Execution Mode Options for Stored Programs

Stored program code differs from any other kind of code that might execute against the database in that it can have database privileges that are different from those of the account that executes the stored program. Normally, when we execute some SQLwhether it is inside the MySQL client, a PHP program, or whateverthe activities that the SQL will perform (read table X, update table Y, etc.) will be checked against the privileges that are associated with the database account to which we are connected. If our account lacks privilege to perform the activity, the SQL statement will fail with the appropriate error.

Stored programs can be defined to act in the same way, if the SQL SECURITY INVOKER clause is included in the CREATE PROCEDURE or CREATE FUNCTION statement used to create the program. However, if SQL SECURITY DEFINER (the default) is specified instead, then the stored program executes with the privilege of the account that created the stored program, rather than the account that is executing the stored program. Known as definer rights, this execution mode can be a very powerful way of restricting ad hoc table modifications and avoiding security breaches. Definer rights can also be a problem, however, if you are relying on traditional security privileges to secure your database.

Let's go through a quick example before we dig in more deeply. A user creates a procedure to execute a simple transaction, as shown in Example 18-1.

Example 18-1. Simple transaction using definer rights security

CREATE PROCEDURE tfer_funds
 (from_account INT, to_account INT,tfer_amount NUMERIC(10,2))
 SQL SECURITY DEFINER
BEGIN
 START TRANSACTION;

 UPDATE account_balance
 SET balance=balance-tfer_amount
 WHERE account_id=from_account;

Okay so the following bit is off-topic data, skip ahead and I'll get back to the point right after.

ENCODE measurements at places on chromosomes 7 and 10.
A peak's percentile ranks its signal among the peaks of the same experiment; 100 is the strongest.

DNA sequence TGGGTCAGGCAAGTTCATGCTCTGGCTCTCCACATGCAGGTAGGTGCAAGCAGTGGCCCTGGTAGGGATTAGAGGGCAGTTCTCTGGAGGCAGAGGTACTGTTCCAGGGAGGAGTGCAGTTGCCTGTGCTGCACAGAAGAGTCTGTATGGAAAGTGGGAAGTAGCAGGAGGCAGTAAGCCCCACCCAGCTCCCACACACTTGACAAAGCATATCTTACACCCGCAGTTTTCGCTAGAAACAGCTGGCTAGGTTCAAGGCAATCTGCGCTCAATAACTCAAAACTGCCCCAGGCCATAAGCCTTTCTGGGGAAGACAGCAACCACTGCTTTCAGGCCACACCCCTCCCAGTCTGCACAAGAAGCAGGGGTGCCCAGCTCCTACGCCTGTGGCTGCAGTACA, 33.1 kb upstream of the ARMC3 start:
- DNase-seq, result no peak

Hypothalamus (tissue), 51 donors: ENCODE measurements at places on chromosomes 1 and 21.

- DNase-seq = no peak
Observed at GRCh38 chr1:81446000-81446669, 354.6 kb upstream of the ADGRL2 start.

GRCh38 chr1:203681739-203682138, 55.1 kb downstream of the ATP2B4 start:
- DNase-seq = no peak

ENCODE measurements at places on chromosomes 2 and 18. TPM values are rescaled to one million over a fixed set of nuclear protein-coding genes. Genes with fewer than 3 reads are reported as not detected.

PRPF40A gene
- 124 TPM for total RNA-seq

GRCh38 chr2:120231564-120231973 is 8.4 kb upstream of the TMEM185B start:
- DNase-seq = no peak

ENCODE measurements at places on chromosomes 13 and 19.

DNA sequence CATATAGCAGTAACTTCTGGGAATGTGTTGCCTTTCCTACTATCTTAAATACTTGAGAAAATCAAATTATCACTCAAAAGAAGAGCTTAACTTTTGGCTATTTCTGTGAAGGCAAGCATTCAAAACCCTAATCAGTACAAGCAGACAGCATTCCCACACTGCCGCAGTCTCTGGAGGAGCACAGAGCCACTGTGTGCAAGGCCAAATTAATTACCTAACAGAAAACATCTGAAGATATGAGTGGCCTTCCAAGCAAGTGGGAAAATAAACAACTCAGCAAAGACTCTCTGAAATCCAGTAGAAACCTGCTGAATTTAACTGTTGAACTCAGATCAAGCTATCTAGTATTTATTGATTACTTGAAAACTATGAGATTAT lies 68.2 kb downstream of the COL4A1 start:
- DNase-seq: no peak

UPDATE account_balance
 SET balance=balance+tfer_amount
 WHERE account_id=to_account;

 INSERT into transaction_log
 (user_id, description)
 values(user( ), concat('Transfer of ',tfer_amount,' from ',
 from_account,' to ',to_account));

 COMMIT;
END;

We grant the EXECUTE privilege on this procedure to Fred, who has no other privileges to the account_balance table:

 GRANT EXECUTE ON PROCEDURE prod.tfer_funds TO 'FRED'@'%';

Now, Fred would like to make some illicit changes to the account_balance table, but he is unable to do so directly:

 C:in32>mysql -uFRED -pFRED -Dprod
 Welcome to the MySQL monitor. Commands end with ; or g.
 Your MySQL connection id is 7 to server version: 5.0.18-nightly-20051211-log

 Type 'help;' or 'h' for help. Type 'c' to clear the buffer.

 mysql> SELECT * FROM account_balance;
 ERROR 1142 (42000): SELECT command denied to user 'FRED'@'localhost' for table
'account_balance'
 mysql> INSERT INTO account_balance (account_id,balance) values(324,4000);
 ERROR 1142 (42000): INSERT command denied to user 'FRED'@'localhost' for table
'account_balance'
 mysql> ARGH!
 -> ;
 ERROR 1064 (42000): You have an error in your SQL syntax; check the manual
 that corresponds to your MySQL server version for the right syntax to use
 near 'ARGH'!' at line 1

Fred can use the stored procedure to adjust balances (as shown in Figure 18-1), but by doing so he is required to take the money "from" somewhere and to create an incriminating row in the transaction_log table:

 mysql> CALL tfer_funds(324,916,200);
 Query OK, 0 rows affected (0.44 sec)

 mysql> SELECT * FROM transaction_log WHERE user_id LIKE 'FRED%';
 +---------------------+----------------+---------------------------------+
 | txn_timestamp | user_id | description |
 +---------------------+----------------+---------------------------------+
 | 2005-04-14 11:23:45 | FRED@localhost | Transfer of 200 from 324 to 916 |
 +---------------------+----------------+---------------------------------+
 2 rows in set (0.00 sec)

 mysql> ARGH!
 -> ;
 ERROR 1064 (42000): You have an error in your SQL syntax; check the manual that
corresponds to your MySQL server version for the right syntax to use near ARGH!' at line 1

Figure 18-1. A definer rights stored program can execute SQL that the user does not have direct permission to execute

In short, using "definer rights" lets us grant permission to use the database only in ways that we clearly define through stored programs. If you like, you can think of such stored programs as an API to the database that we provide to users.

The down side of using stored programs in this way is that it makes it much harder to be certain how you have restricted access to certain objects. For instance, we can issue the following statement to try and make sure that Fred cannot look at account balances: